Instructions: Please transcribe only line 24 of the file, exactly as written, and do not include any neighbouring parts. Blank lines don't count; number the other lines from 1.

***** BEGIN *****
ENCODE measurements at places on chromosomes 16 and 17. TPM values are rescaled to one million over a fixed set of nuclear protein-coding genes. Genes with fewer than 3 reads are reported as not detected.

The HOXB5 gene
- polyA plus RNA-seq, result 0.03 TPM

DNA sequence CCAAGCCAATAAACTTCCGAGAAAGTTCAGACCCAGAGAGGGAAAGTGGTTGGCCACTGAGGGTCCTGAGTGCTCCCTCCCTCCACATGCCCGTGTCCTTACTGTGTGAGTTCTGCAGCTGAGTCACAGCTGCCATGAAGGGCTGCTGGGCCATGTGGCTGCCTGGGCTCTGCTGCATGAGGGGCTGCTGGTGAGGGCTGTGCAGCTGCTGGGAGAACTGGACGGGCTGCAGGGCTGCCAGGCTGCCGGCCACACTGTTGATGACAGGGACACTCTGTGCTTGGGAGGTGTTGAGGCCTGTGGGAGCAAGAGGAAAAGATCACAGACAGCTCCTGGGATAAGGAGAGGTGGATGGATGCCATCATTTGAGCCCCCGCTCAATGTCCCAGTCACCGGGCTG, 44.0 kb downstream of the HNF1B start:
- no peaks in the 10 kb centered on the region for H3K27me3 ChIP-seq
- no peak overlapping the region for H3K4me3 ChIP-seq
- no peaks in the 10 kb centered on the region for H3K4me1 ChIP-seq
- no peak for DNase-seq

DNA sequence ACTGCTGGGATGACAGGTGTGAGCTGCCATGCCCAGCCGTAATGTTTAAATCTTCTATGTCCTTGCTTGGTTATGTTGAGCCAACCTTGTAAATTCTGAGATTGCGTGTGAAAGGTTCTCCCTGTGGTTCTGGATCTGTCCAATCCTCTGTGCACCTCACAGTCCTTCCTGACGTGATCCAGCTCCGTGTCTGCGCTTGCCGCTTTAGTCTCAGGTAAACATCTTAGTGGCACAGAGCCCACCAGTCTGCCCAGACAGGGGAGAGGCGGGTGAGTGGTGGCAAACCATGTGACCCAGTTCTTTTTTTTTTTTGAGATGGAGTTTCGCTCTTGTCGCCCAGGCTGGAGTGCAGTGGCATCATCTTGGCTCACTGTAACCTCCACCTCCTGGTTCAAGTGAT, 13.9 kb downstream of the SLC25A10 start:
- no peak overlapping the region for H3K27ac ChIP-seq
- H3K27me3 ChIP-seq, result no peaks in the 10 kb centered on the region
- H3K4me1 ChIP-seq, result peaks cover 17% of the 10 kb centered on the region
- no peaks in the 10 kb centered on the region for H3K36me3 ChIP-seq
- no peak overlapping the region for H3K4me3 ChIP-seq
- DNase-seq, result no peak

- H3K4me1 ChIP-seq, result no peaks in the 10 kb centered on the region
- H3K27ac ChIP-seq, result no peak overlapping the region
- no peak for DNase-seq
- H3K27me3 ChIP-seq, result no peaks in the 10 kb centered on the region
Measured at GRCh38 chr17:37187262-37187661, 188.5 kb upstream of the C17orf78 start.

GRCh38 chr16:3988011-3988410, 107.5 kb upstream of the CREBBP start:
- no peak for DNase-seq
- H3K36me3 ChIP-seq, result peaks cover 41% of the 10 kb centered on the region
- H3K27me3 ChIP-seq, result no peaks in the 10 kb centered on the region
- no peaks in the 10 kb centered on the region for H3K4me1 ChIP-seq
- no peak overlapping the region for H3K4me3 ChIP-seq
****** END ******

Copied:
- H3K27me3 ChIP-seq, result no peaks in the 10 kb centered on the region